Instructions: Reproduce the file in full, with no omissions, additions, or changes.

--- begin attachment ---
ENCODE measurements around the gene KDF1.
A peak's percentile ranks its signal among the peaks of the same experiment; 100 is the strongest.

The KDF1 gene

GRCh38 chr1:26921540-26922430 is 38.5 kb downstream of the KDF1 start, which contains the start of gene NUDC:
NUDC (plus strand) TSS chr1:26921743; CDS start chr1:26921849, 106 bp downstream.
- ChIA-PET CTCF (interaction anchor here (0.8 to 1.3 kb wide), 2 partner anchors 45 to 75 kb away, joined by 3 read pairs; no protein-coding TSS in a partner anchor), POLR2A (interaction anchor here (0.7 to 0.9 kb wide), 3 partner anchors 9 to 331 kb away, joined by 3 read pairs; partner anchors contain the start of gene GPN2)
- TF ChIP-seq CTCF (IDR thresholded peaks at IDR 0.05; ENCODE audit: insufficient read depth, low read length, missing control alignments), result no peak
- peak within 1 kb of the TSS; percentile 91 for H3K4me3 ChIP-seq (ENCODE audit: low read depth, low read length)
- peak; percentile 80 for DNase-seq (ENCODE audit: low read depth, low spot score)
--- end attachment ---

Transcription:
ENCODE measurements around the gene KDF1.
A peak's percentile ranks its signal among the peaks of the same experiment; 100 is the strongest.

The KDF1 gene

GRCh38 chr1:26921540-26922430 is 38.5 kb downstream of the KDF1 start, which contains the start of gene NUDC:
NUDC (plus strand) TSS chr1:26921743; CDS start chr1:26921849, 106 bp downstream.
- ChIA-PET CTCF (interaction anchor here (0.8 to 1.3 kb wide), 2 partner anchors 45 to 75 kb away, joined by 3 read pairs; no protein-coding TSS in a partner anchor), POLR2A (interaction anchor here (0.7 to 0.9 kb wide), 3 partner anchors 9 to 331 kb away, joined by 3 read pairs; partner anchors contain the start of gene GPN2)
- TF ChIP-seq CTCF (IDR thresholded peaks at IDR 0.05; ENCODE audit: insufficient read depth, low read length, missing control alignments), result no peak
- peak within 1 kb of the TSS; percentile 91 for H3K4me3 ChIP-seq (ENCODE audit: low read depth, low read length)
- peak; percentile 80 for DNase-seq (ENCODE audit: low read depth, low spot score)